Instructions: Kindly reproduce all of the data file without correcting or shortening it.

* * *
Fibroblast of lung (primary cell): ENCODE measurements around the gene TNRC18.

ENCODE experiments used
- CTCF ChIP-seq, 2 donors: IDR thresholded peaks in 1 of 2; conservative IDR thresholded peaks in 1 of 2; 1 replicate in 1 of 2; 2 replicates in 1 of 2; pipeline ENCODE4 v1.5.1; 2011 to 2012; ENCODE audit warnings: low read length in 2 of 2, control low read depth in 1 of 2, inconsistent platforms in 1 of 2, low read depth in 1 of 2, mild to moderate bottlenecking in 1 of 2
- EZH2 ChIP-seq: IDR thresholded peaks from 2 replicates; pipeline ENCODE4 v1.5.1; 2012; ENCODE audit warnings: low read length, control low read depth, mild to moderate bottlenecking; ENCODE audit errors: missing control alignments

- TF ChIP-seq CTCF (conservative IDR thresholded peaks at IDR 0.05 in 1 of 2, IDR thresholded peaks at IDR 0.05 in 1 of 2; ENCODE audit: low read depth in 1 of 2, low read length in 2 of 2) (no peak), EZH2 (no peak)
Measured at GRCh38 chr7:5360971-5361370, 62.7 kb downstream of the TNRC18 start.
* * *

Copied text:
Fibroblast of lung (primary cell): ENCODE measurements around the gene TNRC18.

ENCODE experiments used
- CTCF ChIP-seq, 2 donors: IDR thresholded peaks in 1 of 2; conservative IDR thresholded peaks in 1 of 2; 1 replicate in 1 of 2; 2 replicates in 1 of 2; pipeline ENCODE4 v1.5.1; 2011 to 2012; ENCODE audit warnings: low read length in 2 of 2, control low read depth in 1 of 2, inconsistent platforms in 1 of 2, low read depth in 1 of 2, mild to moderate bottlenecking in 1 of 2
- EZH2 ChIP-seq: IDR thresholded peaks from 2 replicates; pipeline ENCODE4 v1.5.1; 2012; ENCODE audit warnings: low read length, control low read depth, mild to moderate bottlenecking; ENCODE audit errors: missing control alignments

- TF ChIP-seq CTCF (conservative IDR thresholded peaks at IDR 0.05 in 1 of 2, IDR thresholded peaks at IDR 0.05 in 1 of 2; ENCODE audit: low read depth in 1 of 2, low read length in 2 of 2) (no peak), EZH2 (no peak)
Measured at GRCh38 chr7:5360971-5361370, 62.7 kb downstream of the TNRC18 start.